"Los Suns?" The Dbacks did that years ago

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There was a lot of coverage of the Phoenix Suns’ decision to wear jerseys that said “Los Suns” on them as a protest against Arizona’s immigration law.  The Diamondbacks have been doing that, and more, for years, however.

Back in 2007 the team began a concerted effort to attract the Hispanic fan base, entering into promotional partnerships with media
outlets such as Univision and La Voz and selling tickets at
Phoenix Ranch Market, which caters to Hispanic shoppers.  They also installed new Spanish language signage around Chase Field, and made an effort to market the team under the name “Los Diamantes” because there wasn’t an easy and pithy Spanish translation for “Diamondbacks.”

Such things weren’t political statements. They were reflections of reality. A reality that more than a quarter of Maricopa County residents are Hispanic and that, despite the fact that overall attendance was in decline at Dbacks games, Hispanic attendance had held more or less steady.  When a large portion of your fan base is also among your most loyal fans, you do that sort of thing.

It’s the sort of thing that everyone — both the supporters of the immigration law and those who would boycott the Diamondbacks — should maybe think about a bit.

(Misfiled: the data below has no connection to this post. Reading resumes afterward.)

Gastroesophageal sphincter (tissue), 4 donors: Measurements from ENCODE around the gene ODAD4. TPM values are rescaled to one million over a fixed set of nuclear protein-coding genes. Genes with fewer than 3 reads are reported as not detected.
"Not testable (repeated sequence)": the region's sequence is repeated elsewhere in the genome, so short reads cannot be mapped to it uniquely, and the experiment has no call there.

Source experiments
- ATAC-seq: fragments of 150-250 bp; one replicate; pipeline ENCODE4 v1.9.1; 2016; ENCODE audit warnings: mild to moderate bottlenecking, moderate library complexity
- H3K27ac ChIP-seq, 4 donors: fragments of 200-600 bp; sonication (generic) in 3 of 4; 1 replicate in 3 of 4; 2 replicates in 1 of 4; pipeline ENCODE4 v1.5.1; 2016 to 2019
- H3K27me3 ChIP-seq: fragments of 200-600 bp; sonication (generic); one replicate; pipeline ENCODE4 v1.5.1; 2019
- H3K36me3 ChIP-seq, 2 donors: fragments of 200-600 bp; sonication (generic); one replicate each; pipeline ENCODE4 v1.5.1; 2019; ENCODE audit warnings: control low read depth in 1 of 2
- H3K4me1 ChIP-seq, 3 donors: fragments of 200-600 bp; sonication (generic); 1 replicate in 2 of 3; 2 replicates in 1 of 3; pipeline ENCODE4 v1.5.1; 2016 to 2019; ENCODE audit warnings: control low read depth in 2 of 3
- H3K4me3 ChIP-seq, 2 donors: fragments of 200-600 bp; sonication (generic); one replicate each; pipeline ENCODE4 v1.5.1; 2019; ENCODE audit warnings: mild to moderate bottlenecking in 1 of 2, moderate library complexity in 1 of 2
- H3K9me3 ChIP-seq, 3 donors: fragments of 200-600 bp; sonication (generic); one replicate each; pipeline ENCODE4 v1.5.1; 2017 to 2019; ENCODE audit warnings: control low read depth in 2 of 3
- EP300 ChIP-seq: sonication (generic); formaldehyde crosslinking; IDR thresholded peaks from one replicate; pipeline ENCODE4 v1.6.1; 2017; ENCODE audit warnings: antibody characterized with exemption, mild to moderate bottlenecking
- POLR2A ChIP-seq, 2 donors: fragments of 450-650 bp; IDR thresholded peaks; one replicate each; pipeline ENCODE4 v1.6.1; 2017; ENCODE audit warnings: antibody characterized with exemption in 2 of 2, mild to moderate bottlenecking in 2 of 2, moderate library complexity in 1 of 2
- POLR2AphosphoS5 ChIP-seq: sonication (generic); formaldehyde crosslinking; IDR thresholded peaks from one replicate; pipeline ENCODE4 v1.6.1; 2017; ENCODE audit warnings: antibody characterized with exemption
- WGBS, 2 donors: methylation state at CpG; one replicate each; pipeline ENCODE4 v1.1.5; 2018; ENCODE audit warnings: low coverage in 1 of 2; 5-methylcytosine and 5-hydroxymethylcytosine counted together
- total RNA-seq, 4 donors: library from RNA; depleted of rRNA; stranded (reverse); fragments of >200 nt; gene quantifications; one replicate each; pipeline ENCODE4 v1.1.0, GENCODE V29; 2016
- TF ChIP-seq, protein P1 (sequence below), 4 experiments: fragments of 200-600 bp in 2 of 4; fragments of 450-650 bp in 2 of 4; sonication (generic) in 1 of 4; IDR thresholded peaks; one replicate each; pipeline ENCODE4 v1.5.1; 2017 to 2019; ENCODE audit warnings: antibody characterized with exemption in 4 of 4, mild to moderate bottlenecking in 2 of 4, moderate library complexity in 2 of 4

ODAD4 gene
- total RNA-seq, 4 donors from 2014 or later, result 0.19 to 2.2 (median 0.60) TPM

Mets, Orioles have discussed a Matt Harvey trade

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Ken Rosenthal of The Athletic reports that the Orioles and Mets have discussed a trade for Matt Harvey.

Rosenthal says the discussions have involved a reliever going back to New York and observes that that Harvey and Brad Brach are projected for similar salaries in their final arbitration years which could make a financial match.

There have been a handful of Harvey rumors over the past couple of days, with a report coming out yesterday that the Mets have spoken with at least two teams about their fallen ace. Jon Heyman said today that the Rangers may have been one of those teams. Maybe the Orioles are the second or, perhaps, the third?

All if this has to be pretty deflating if you’re a Mets fan, given the promise and dominance Harvey showed before injuries waylaid him the past two seasons. Harvey is still just 28 but he made only 18 starts and one relief appearance last year, posting a 6.70 ERA with a 67/47 K/BB ratio in 92.2 innings.

If the Mets can’t find a trade partner this winter, they’ll clearly hope for him to rebound at least a little bit in 2018, allowing him to regain some trade value.